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Croatian Journal of Philosophy

Volume 6, Issue 1, 2006
Debate with Michael Devitt

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articles
1. Croatian Journal of Philosophy: Volume > 6 > Issue: 1
Nenad Miščević Introduction
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2. Croatian Journal of Philosophy: Volume > 6 > Issue: 1
Michael Devitt Worldmaking Made Hard: Rejecting Global Response Dependency
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Against arealist background, the paper starts by demonstrating the horror of the very popular doctrine, “Worldmaking”, according to which a known world is partly constructed by our imposition of concepts. The rest of the paper aims to make worldmaking hard. (i) It rejects the usual episternological and semantic paths to Worldmaking arguing that they use the wrong methodology and proceed in the wrong direction. (ii) It considers the relation between Worldmaking and the response-dependency theory of concepts. Philip Pettit has proposed a global version of that theory: all our concepts are response-dependent. The paper argues that this theory provides an example of the semantic path to Worldmaking and for that reason alone should be rejected.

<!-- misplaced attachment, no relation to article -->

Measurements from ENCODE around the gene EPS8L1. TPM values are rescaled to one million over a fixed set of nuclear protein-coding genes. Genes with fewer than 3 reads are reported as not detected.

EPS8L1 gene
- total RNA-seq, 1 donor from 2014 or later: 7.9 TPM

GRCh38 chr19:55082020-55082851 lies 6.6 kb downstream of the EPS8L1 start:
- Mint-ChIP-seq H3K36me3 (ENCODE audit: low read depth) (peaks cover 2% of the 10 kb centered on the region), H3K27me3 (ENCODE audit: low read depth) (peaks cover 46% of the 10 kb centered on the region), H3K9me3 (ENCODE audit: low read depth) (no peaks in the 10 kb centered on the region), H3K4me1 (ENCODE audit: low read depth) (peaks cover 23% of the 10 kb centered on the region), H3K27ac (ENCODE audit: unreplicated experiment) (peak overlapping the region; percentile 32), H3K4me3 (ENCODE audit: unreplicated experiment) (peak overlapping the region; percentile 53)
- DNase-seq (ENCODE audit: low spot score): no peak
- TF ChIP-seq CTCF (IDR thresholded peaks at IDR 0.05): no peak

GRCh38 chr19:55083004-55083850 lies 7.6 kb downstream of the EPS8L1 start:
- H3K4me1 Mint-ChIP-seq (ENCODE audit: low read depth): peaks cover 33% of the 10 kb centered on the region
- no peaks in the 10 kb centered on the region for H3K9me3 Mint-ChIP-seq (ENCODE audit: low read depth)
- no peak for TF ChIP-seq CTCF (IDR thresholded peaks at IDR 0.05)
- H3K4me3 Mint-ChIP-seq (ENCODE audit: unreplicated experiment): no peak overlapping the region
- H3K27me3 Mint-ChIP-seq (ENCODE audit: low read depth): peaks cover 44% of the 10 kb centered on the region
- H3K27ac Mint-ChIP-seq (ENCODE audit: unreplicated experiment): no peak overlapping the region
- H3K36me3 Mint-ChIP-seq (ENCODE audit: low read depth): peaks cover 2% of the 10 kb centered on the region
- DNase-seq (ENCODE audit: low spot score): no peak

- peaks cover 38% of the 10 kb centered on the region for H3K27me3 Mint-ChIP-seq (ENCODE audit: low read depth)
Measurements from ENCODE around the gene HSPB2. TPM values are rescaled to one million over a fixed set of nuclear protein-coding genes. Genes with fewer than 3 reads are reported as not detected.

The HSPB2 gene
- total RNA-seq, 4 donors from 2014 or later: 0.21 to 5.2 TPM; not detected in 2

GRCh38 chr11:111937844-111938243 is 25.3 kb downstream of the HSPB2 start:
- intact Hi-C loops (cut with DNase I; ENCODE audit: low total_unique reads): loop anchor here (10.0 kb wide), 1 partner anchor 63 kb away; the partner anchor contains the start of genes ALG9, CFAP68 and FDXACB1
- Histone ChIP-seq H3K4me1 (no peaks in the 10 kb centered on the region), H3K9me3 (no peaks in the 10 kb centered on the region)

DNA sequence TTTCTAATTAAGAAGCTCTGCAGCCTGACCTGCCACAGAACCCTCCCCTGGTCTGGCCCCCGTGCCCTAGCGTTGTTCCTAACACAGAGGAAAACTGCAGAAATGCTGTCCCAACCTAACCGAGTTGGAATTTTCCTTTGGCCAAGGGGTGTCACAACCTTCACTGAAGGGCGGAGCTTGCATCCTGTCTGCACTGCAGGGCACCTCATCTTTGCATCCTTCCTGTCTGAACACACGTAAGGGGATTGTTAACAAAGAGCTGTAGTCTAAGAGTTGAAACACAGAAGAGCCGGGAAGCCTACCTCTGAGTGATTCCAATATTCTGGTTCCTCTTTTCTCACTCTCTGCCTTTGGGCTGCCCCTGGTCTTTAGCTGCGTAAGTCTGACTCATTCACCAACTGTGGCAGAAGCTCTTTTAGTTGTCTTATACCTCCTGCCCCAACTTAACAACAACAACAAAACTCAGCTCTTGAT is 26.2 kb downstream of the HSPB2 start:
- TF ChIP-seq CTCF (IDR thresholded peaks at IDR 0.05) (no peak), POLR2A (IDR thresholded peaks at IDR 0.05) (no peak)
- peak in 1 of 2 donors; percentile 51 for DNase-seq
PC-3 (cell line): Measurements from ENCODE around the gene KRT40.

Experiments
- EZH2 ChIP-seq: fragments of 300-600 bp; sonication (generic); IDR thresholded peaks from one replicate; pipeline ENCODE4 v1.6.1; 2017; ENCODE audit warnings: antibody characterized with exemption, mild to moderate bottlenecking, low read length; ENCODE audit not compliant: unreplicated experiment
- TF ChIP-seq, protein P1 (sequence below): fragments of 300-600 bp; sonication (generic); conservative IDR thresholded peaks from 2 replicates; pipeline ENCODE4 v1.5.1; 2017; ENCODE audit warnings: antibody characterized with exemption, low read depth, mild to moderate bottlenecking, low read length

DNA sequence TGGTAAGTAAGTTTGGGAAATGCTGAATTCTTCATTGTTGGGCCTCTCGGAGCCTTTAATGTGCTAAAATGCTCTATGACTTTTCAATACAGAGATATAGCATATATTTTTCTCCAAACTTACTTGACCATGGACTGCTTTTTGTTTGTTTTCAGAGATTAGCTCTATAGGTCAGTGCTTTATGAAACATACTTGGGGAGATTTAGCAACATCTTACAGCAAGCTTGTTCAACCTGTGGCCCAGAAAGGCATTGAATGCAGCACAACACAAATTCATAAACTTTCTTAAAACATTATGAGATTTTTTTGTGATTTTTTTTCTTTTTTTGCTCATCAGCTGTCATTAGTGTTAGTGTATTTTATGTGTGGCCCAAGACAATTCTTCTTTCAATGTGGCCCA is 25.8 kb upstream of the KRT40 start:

3. Croatian Journal of Philosophy: Volume > 6 > Issue: 1
Jacob Busch Does the Issue of Response-Dependence Have any Consequences for Realism?
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Recently Michael Devitt [2006] has argued for how adopting a position he calls ‘worldmaking’ is dangerous to a realist position. He further suggests that response-dependence under the form ‘global response-dependence’ is aversion of ‘worldmaking’. The aim of this paper is to identify what this supposed danger may be if any and to suggest one possible direction argumentation may take to decide the supposed debate between realists and world makers.
4. Croatian Journal of Philosophy: Volume > 6 > Issue: 1
Dunja Jutronić Is Reference Borrowing a Causal Process?
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In this paper I question Devitt and Sterelny’s proposal that reference borrowing is a causal process and that the reference borrower is ignorant about the referent.I argue that borrowers need to have some true beliefs about the referent. If so, reference borrowing involves a causal chain of communication together with some associated description. The conclusion is that what is needed for reference borrowing of other kind terms is also needed for the natural kind terms. There is no need to posit a difference between the two. Thus as you cannot refer to daggers by ‘dagger’ unless you realize that they are edged weapons, so you cannot refer to tigers by ‘tiger’ unless you realize that they are animals of a certain sort. The theory of reference borrowing that we need here in both cases seems to be descriptive-causal and not only causal.If the traditional views of borrowing have demanded too much of individual speakers, the causal picture surely demands too little. Mere causal connection with some antecedent tradition of name use does not suffice for the preservation of reference.